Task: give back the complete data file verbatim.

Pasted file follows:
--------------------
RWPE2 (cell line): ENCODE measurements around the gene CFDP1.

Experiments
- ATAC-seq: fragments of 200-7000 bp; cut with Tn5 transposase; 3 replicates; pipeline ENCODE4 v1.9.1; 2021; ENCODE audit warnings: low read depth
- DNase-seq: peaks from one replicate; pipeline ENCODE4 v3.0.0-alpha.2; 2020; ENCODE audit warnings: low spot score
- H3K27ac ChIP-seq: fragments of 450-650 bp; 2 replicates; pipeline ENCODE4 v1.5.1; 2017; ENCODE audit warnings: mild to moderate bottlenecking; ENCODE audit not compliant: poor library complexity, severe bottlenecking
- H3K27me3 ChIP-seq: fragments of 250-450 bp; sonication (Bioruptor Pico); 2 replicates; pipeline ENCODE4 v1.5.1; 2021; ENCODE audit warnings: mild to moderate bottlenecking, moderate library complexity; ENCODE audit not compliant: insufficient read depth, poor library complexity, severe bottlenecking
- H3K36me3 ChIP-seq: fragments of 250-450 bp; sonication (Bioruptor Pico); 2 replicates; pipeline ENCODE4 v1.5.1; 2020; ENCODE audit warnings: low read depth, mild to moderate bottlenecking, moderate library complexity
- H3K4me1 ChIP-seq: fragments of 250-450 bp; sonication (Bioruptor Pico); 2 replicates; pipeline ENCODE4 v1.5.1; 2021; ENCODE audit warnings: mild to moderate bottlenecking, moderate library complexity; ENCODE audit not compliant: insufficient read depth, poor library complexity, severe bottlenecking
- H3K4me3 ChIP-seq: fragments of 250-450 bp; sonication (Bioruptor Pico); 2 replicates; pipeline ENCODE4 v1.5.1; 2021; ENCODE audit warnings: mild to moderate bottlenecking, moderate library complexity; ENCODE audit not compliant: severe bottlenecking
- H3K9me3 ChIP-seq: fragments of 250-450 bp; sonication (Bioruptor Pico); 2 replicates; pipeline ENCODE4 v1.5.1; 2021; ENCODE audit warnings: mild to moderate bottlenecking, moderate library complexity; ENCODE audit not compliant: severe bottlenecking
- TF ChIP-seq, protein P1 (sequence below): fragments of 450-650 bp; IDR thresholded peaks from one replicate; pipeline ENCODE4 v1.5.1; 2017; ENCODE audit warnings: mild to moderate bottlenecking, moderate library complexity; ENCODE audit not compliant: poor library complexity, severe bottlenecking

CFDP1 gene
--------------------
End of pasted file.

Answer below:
RWPE2 (cell line): ENCODE measurements around the gene CFDP1.

Experiments
- ATAC-seq: fragments of 200-7000 bp; cut with Tn5 transposase; 3 replicates; pipeline ENCODE4 v1.9.1; 2021; ENCODE audit warnings: low read depth
- DNase-seq: peaks from one replicate; pipeline ENCODE4 v3.0.0-alpha.2; 2020; ENCODE audit warnings: low spot score
- H3K27ac ChIP-seq: fragments of 450-650 bp; 2 replicates; pipeline ENCODE4 v1.5.1; 2017; ENCODE audit warnings: mild to moderate bottlenecking; ENCODE audit not compliant: poor library complexity, severe bottlenecking
- H3K27me3 ChIP-seq: fragments of 250-450 bp; sonication (Bioruptor Pico); 2 replicates; pipeline ENCODE4 v1.5.1; 2021; ENCODE audit warnings: mild to moderate bottlenecking, moderate library complexity; ENCODE audit not compliant: insufficient read depth, poor library complexity, severe bottlenecking
- H3K36me3 ChIP-seq: fragments of 250-450 bp; sonication (Bioruptor Pico); 2 replicates; pipeline ENCODE4 v1.5.1; 2020; ENCODE audit warnings: low read depth, mild to moderate bottlenecking, moderate library complexity
- H3K4me1 ChIP-seq: fragments of 250-450 bp; sonication (Bioruptor Pico); 2 replicates; pipeline ENCODE4 v1.5.1; 2021; ENCODE audit warnings: mild to moderate bottlenecking, moderate library complexity; ENCODE audit not compliant: insufficient read depth, poor library complexity, severe bottlenecking
- H3K4me3 ChIP-seq: fragments of 250-450 bp; sonication (Bioruptor Pico); 2 replicates; pipeline ENCODE4 v1.5.1; 2021; ENCODE audit warnings: mild to moderate bottlenecking, moderate library complexity; ENCODE audit not compliant: severe bottlenecking
- H3K9me3 ChIP-seq: fragments of 250-450 bp; sonication (Bioruptor Pico); 2 replicates; pipeline ENCODE4 v1.5.1; 2021; ENCODE audit warnings: mild to moderate bottlenecking, moderate library complexity; ENCODE audit not compliant: severe bottlenecking
- TF ChIP-seq, protein P1 (sequence below): fragments of 450-650 bp; IDR thresholded peaks from one replicate; pipeline ENCODE4 v1.5.1; 2017; ENCODE audit warnings: mild to moderate bottlenecking, moderate library complexity; ENCODE audit not compliant: poor library complexity, severe bottlenecking

CFDP1 gene